Music Reviews
Glitter and Doom Live

Tom Waits Glitter and Doom Live

(ANTI-) Buy it from Insound Rating - 8/10

Tom Waits may be the only musician on the planet who can afford to be as weird as he is without becoming a parody of himself. Even a parody of Waits would be fresher than most music today – in fact, I’m surprised we haven’t really seen one. Perhaps it is too intimidating a task.

Anyway, Waits is as weird as ever on Glitter and Doom, a live album based on his typically unusual tour in 2008 that eluded cities like New York, Chicago and San Francisco in favor of El Paso, Tulsa and Mobile, Alabama (???). The album is a collective of performances on the tour, mostly from the European stops, and proves that the music of this character chameleon is just as surreal and bizarrely seductive live as it is on record.

For starters, Waits has found the perfect counterweight for his cigarettes-and-razor blades voice – his backing band, from the snaky harmonica to the subterranean xylophone, perfectly replicates the chemical imbalance of Waits’ precarious sonic dynamics. They sulk and sway to the rambling shuffle of Dirt in the Ground and then groove and jive to the funky Such a Scream.

The painstaking care that went into the selections chosen for Glitter and Doom contribute to at least half of the success of this live album. While nearly all of the selections are from Waits’ post-Swordfishtrombones, experimental era, they still effectively demonstrate the varying textures of his boundless musical palette. There are the ballads (I’ll Shoot the Moon), the freakshow circus acts (Singapore) and the poetic story-songs (Live Circus).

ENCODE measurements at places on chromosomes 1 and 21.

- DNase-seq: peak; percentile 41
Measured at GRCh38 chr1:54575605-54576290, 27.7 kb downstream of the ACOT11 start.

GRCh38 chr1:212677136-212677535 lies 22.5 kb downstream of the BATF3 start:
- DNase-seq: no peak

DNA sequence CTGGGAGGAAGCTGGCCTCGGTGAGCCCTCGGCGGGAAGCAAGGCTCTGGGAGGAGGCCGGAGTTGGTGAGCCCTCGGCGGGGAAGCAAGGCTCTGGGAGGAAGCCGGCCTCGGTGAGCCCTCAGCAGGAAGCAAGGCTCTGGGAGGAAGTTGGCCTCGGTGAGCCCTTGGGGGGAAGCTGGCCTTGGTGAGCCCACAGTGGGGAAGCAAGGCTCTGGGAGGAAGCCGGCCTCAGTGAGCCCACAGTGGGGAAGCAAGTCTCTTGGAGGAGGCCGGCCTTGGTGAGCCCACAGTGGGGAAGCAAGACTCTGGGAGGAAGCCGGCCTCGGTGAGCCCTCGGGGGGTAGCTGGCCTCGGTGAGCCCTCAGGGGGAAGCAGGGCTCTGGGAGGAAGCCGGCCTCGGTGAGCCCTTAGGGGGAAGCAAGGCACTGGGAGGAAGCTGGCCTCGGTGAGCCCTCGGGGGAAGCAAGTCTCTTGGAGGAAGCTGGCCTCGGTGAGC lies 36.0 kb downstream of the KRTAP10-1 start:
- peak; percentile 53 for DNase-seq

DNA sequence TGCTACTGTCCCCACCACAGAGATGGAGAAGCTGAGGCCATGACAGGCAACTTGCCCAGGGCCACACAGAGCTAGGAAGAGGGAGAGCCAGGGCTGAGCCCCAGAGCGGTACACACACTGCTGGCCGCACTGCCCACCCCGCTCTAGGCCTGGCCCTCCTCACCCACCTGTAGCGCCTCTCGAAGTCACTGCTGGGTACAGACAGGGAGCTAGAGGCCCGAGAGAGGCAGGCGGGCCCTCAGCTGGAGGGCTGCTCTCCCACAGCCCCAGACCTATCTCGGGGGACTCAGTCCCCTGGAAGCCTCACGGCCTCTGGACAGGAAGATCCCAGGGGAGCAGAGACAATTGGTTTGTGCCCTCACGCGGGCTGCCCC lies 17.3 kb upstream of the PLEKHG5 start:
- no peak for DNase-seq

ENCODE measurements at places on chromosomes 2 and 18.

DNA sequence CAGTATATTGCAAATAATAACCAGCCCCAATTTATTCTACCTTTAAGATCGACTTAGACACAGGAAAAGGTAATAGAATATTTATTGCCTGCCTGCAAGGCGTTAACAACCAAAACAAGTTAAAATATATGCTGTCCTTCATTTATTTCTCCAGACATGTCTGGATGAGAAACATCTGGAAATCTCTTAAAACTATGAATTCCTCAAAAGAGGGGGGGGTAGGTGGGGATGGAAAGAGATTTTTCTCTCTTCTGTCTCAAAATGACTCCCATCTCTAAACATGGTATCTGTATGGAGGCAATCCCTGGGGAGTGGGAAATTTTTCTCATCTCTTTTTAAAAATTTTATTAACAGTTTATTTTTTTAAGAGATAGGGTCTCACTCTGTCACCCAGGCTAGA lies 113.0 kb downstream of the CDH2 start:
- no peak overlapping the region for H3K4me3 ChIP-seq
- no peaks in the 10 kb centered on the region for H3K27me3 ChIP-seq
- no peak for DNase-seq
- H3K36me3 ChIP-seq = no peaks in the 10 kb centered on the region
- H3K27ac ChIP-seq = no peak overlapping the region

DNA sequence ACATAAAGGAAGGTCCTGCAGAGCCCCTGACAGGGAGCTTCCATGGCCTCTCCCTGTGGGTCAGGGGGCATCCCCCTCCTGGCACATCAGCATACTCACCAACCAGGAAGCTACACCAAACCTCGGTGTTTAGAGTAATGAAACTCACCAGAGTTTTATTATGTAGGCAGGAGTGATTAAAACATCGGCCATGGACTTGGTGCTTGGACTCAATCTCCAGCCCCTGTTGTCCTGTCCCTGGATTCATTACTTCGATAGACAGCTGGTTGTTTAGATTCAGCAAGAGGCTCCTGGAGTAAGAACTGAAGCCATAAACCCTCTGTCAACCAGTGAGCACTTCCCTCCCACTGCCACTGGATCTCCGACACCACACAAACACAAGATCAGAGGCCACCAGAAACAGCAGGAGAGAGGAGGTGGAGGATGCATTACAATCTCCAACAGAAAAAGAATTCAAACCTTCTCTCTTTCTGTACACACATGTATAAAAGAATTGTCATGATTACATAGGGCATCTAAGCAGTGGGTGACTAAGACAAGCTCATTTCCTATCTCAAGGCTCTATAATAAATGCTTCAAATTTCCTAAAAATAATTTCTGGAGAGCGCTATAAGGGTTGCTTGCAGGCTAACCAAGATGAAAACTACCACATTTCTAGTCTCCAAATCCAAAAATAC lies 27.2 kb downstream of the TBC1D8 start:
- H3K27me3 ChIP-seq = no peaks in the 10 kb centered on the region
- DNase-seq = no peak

And then there is the second disc, 35 minutes of spoken-word musings by Waits as he noodles away on the piano. This is the closest he gets to making a caricature of himself – at over a half hour, some of the stories Waits tells his audience are trying a bit too hard to be clever or deliberately absurd. But there’s no denying that even as the man rambles, rolling his fingers over the piano keys in an unconscious splatter, he has his audience enraptured in his every word. Waits has an uncanny ability as a mental tour guide – it seems that the farther he takes you into the dense thicket of cerebrally drunk imagery, the tighter you hold onto his hand.

Tom Waits is a living, breathing spectacle. It seems that everything he does, from interviews to music to film, permeates the air with a scent of fascination. Such a person is perfectly built for the stage. Glitter and Doom doesn’t include a pocket-sized Waits who sings and dances atop your candelabra with a pawn shop marimba, but it provides you with the tools to imagine such a sight. It’s the closest you can get to the real thing – unless, of course, you are lucky enough to live in Mobile, Alabama.